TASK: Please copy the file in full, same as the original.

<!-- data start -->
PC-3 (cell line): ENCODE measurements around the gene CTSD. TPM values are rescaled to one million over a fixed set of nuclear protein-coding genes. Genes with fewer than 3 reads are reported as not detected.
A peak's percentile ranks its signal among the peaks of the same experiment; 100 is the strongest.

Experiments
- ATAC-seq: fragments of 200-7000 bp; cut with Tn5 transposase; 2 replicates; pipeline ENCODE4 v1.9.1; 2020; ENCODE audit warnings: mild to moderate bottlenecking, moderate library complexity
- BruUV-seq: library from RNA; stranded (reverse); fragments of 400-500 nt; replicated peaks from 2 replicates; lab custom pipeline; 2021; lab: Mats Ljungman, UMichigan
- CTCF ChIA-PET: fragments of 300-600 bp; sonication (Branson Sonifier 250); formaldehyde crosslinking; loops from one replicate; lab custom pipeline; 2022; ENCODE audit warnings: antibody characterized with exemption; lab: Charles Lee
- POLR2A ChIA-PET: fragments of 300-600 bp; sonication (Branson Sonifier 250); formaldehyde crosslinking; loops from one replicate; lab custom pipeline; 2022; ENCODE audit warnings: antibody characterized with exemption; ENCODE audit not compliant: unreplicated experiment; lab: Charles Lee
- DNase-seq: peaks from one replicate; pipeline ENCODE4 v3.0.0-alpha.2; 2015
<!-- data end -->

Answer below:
PC-3 (cell line): ENCODE measurements around the gene CTSD. TPM values are rescaled to one million over a fixed set of nuclear protein-coding genes. Genes with fewer than 3 reads are reported as not detected.
A peak's percentile ranks its signal among the peaks of the same experiment; 100 is the strongest.

Experiments
- ATAC-seq: fragments of 200-7000 bp; cut with Tn5 transposase; 2 replicates; pipeline ENCODE4 v1.9.1; 2020; ENCODE audit warnings: mild to moderate bottlenecking, moderate library complexity
- BruUV-seq: library from RNA; stranded (reverse); fragments of 400-500 nt; replicated peaks from 2 replicates; lab custom pipeline; 2021; lab: Mats Ljungman, UMichigan
- CTCF ChIA-PET: fragments of 300-600 bp; sonication (Branson Sonifier 250); formaldehyde crosslinking; loops from one replicate; lab custom pipeline; 2022; ENCODE audit warnings: antibody characterized with exemption; lab: Charles Lee
- POLR2A ChIA-PET: fragments of 300-600 bp; sonication (Branson Sonifier 250); formaldehyde crosslinking; loops from one replicate; lab custom pipeline; 2022; ENCODE audit warnings: antibody characterized with exemption; ENCODE audit not compliant: unreplicated experiment; lab: Charles Lee
- DNase-seq: peaks from one replicate; pipeline ENCODE4 v3.0.0-alpha.2; 2015